It Is 2012, Right? Economists Propose a New Journal: “Man and the Economy”

Marginal Revolution just posted a link to an interview with the venerable Nobel Prize-winning economist Ronald Coase where he (and a collaborator) announce that they are trying to start a new journal to reorient the field towards the study of actual economies. Here’s the excerpt:

We are now working with the University of Chicago Press to launch a new journal, Man and the Economy. We chose our title carefully to signal the mission of the new journal, which is to restore economics to a study of man as he is and of the economy as it actually exists. We hope this new journal will provide a platform to encourage scholars all over the world to study how the economy works in their countries. We believe this is the only way to make progress in economics.

Sigh. As much as I like the idea of a new economics journal focused on “the economy as it actually exists,” it’s hard to believe that a prominent academic would propose naming a journal “Man and the Economy” in 2012, let alone that they would assert that the name was chosen “carefully.”

Also, as a warning, the comments on the Marginal Revolution post go in a predictable direction of “PC” bashing.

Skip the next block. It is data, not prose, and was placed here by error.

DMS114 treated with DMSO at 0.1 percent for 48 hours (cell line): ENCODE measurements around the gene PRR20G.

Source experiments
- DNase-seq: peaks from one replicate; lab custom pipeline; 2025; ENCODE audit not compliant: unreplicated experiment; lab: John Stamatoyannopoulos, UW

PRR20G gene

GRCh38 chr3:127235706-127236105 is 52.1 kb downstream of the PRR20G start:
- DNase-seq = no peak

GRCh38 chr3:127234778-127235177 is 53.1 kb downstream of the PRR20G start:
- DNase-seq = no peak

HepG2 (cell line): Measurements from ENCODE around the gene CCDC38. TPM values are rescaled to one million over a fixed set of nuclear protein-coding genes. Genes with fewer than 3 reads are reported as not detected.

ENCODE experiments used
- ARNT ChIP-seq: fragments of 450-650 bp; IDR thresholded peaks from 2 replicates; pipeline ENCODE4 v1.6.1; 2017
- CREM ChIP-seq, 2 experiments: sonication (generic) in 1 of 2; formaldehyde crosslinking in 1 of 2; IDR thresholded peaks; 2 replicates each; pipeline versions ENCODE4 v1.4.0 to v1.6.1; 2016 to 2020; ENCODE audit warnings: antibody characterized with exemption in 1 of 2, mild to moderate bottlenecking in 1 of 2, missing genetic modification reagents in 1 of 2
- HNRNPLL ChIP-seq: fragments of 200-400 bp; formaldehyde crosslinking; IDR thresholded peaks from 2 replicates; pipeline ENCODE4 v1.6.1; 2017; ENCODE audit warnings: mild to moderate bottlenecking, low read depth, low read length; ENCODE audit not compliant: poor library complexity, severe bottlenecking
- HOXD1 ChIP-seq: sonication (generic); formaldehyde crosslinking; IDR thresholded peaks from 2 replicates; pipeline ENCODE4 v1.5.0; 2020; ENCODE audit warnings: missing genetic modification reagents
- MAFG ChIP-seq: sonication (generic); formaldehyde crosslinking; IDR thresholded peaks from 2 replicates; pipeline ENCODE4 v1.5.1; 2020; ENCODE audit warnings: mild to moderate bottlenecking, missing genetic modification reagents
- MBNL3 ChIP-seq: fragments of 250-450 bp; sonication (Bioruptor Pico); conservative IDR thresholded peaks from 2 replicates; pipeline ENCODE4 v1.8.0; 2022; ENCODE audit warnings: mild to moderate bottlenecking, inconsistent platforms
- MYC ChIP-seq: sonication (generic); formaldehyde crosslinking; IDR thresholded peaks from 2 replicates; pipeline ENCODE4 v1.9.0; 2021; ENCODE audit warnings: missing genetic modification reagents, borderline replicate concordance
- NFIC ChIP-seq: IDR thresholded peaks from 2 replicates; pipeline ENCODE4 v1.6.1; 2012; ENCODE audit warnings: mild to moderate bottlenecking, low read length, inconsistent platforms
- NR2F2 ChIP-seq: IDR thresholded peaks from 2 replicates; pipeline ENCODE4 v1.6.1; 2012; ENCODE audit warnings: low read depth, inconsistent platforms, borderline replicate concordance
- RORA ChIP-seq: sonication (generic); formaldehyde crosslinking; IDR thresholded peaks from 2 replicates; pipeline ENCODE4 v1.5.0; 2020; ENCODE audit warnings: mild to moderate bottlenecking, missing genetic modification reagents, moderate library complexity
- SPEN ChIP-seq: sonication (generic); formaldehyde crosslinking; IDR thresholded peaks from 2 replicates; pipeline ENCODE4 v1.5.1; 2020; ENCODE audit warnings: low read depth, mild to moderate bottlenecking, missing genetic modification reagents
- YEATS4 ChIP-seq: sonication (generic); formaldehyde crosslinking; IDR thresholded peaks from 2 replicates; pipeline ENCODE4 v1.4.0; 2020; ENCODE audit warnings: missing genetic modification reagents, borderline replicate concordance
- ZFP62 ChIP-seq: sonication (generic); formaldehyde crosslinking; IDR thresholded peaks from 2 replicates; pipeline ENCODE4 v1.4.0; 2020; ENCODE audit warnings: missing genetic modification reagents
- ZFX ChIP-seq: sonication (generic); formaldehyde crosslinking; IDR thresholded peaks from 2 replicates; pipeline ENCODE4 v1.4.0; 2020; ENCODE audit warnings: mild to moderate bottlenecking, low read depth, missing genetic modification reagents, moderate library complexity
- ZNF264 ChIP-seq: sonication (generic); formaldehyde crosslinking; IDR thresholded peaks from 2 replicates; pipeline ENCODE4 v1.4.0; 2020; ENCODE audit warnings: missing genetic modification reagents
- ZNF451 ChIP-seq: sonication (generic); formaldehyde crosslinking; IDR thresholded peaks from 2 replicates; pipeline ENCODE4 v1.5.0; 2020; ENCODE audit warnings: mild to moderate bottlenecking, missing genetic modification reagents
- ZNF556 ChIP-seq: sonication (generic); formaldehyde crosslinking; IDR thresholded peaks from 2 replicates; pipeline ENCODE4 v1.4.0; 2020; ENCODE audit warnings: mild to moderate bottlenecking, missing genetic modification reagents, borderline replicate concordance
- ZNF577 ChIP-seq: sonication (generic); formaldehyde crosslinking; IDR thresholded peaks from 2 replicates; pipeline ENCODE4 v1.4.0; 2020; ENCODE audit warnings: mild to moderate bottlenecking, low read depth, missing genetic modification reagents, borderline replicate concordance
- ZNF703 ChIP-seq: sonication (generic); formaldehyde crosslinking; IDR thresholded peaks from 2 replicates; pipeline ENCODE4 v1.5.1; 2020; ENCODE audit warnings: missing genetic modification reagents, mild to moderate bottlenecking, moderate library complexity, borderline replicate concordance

1 Comment

  1. Graham Peterson

     /  November 23, 2012

    Coase and Fogel are two of the only people left at Chicago from the old school who propose a rationalist account of purposive action without a zany obsession with constrained maximization, and whom have genuinely dressed meat back on those reductive bones.

    Another Chicago journal, the Journal of Political Economy, contains almost no political economy (even holding constant the strange coining of “political economy” coming from sociologists, poly scis, and anthropologists as to mean “qualitative rationalist methodology with anti-market biases”). There are more important things about a journal than its name.

    And in this case, Coase’s journal is landmark. He’s made arguably *as* big of an impact outside the economics department as Gary Becker, and takes a completely different view of admissible questions and methods.

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